KTH's suggestions to the government
Increase basic funding! This is one of the key messages in KTH's contribution to the government's research and innovation policy.
"This is nothing new, but it is nevertheless important to continue to emphasise it, as we make a number of proposals in various areas and solutions in the input," says Annika Borgenstam, Vice President for Research at KTH.
"Basically, it is about the importance of having strong research and innovation that strengthens Sweden as a research nation in global competition. KTH's response to the consultation also calls for a better balance between core funding and external funding to ensure independent basic and applied research, as well as the removal of requirements for co-funding from government research funding organisations.
"It's the core funding that is being eaten up in this way and this is unfortunate," says Annika Borgenstam, mentioning the increasing rental costs for KTH's premises as another resource-intensive mouth to feed.
A large part of the core funding is eaten up by rental costs and in the comment KTH therefore proposes that the profits from Akademiska Hus should go back to the higher education institutionsand that market rents on campus premises should be abolished.
"It is not particularly daring to point this out, but it is of the utmost importance that it changes."
The input also proposes the importance of increased funding and coordination of research infrastructure and a list of research areas that are important for both Sweden and KTH to develop further. Cybercampus, energy and nuclear technology, AI and industrial transformation are some of them.
"We want to emphasise this to show some of KTH's many research areas That are highly relevantto the development of society."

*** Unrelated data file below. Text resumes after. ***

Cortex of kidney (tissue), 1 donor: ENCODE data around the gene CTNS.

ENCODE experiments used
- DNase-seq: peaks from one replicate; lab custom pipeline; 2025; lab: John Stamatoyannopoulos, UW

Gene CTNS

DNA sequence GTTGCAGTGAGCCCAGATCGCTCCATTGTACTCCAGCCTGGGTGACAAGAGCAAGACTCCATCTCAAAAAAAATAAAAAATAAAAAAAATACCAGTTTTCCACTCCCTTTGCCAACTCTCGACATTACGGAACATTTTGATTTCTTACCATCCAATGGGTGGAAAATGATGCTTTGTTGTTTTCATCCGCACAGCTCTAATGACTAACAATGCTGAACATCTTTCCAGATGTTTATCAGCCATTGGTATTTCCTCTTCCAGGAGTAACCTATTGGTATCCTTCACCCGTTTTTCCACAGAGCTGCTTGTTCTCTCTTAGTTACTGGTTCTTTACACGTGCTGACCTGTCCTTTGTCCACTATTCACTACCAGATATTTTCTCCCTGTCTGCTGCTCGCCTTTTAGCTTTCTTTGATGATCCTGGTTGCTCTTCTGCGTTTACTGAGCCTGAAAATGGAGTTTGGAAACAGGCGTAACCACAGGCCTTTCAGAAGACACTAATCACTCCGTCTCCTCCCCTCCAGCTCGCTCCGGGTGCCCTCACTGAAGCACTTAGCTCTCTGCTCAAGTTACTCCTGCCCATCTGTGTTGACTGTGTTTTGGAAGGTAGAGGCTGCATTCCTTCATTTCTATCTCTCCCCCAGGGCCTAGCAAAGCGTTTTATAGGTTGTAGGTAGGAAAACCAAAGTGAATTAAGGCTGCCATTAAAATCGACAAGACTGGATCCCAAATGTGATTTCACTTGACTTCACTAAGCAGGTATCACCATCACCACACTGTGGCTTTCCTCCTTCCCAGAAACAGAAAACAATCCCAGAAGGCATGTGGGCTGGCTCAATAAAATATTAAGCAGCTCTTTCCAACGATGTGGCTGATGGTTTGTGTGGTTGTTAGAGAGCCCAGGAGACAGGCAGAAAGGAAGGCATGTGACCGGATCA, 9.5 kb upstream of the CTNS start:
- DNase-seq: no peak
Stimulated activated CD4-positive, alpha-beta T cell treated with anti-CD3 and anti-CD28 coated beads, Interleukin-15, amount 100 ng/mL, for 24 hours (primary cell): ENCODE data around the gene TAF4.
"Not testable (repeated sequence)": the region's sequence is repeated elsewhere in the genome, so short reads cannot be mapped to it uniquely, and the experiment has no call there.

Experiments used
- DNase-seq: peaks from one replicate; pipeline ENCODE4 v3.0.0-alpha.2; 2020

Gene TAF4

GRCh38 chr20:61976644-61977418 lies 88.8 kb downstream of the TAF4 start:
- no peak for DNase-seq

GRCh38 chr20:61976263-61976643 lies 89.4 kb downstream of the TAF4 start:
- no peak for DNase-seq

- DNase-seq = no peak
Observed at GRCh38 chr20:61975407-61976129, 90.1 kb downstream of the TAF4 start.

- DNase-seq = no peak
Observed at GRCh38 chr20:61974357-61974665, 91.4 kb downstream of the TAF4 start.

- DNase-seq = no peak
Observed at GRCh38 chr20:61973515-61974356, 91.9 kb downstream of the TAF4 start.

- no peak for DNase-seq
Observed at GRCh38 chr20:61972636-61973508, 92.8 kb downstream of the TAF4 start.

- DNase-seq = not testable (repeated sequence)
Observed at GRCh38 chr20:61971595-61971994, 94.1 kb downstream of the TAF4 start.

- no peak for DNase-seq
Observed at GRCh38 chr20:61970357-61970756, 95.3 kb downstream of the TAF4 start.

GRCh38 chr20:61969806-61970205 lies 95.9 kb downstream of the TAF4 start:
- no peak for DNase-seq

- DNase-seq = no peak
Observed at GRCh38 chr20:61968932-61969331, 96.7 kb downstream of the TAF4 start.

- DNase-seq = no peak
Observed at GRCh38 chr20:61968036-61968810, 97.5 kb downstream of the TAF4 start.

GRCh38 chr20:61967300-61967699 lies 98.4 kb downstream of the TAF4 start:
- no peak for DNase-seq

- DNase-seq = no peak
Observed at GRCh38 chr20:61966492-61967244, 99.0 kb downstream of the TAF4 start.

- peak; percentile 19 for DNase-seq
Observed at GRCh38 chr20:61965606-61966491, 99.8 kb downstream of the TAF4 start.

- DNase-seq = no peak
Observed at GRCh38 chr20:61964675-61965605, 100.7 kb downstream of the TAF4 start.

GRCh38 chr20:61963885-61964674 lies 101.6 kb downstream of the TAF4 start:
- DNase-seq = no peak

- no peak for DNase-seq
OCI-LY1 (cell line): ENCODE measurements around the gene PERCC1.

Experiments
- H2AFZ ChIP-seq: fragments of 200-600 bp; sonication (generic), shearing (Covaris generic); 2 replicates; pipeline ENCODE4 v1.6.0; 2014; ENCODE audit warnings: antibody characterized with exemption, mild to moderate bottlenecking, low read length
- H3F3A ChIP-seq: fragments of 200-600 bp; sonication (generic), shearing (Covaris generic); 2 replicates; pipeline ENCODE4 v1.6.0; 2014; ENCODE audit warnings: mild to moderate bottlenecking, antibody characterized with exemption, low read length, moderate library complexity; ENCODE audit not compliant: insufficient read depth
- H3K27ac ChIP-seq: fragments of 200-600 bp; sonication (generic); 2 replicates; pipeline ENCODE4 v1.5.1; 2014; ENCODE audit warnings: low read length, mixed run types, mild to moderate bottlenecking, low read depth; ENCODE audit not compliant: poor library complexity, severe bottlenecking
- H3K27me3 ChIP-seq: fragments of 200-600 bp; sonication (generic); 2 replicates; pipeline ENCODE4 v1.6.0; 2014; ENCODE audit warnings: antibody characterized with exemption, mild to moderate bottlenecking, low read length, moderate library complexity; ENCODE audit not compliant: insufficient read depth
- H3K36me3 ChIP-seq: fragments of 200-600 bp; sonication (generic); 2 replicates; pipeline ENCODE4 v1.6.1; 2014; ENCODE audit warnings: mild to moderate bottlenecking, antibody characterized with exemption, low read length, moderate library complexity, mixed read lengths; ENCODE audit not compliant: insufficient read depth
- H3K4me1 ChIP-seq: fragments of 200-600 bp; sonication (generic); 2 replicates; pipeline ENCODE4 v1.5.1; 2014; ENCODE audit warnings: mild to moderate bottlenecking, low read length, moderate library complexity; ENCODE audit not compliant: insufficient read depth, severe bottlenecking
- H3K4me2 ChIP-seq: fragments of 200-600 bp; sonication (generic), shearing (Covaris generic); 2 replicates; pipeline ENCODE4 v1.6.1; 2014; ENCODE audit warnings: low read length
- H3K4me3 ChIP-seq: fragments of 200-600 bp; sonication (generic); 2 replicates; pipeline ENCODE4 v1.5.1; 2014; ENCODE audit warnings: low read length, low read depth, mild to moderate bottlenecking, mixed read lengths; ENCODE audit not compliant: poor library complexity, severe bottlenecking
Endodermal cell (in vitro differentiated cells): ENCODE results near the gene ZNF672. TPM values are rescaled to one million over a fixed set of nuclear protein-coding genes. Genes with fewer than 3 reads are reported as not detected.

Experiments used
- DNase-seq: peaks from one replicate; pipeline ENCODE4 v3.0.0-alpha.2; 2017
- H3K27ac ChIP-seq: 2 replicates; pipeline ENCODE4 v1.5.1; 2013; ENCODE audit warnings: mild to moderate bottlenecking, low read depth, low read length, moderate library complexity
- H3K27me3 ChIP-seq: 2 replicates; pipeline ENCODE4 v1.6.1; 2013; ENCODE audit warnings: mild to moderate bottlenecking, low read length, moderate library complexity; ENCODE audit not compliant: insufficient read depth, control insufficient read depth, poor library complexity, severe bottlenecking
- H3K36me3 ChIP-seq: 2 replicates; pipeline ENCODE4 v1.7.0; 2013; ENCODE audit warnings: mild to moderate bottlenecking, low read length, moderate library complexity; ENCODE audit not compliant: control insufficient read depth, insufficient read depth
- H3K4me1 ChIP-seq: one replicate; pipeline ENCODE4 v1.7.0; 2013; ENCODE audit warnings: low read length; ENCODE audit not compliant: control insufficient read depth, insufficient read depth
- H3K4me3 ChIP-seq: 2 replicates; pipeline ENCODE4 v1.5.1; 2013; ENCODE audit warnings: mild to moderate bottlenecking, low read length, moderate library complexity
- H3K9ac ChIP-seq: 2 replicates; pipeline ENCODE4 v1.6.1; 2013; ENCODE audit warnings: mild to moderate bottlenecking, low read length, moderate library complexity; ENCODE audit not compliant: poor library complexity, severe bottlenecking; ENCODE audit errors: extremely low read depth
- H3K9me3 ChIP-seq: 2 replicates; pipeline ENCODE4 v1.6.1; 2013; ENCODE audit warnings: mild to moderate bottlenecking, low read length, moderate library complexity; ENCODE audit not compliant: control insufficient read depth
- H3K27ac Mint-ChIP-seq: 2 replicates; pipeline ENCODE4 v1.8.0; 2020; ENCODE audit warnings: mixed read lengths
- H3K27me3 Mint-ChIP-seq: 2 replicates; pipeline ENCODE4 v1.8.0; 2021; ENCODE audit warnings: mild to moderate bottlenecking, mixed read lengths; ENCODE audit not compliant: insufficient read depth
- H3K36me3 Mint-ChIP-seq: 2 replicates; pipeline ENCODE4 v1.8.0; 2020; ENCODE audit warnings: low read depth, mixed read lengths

The importance of increased cooperation and national coordination on responsible internationalisation is another point pointed out in the consultation response, as well as how rules on labour immigration should be adapted to the specific conditions and needs of higher education institutions for international expertise.
A free academia
The 20-page submission also states that KTH wants to encourage the government to protect academic freedom in the constitution. Academic freedom includes research, higher education and the right of higher education institutions to self-determination.
"A free academy is one of the cornerstones of a democracy, and as a result of events in the outside world where this freedom is questioned and perhaps gradually dismantled, it is very urgent."
How much of KTH's input and that of others in the sector will be reflected in the upcoming research and innovation bill remains to be seen when the bill arrives next year.
"We offer various solutions that we naturally hope will be listened to," says Annika Borgenstam.
KTH's input to the Government's research and innovation policy was decided by the President and submitted to the Ministry of Education on the last dayof October.
Text: Jill Klackenberg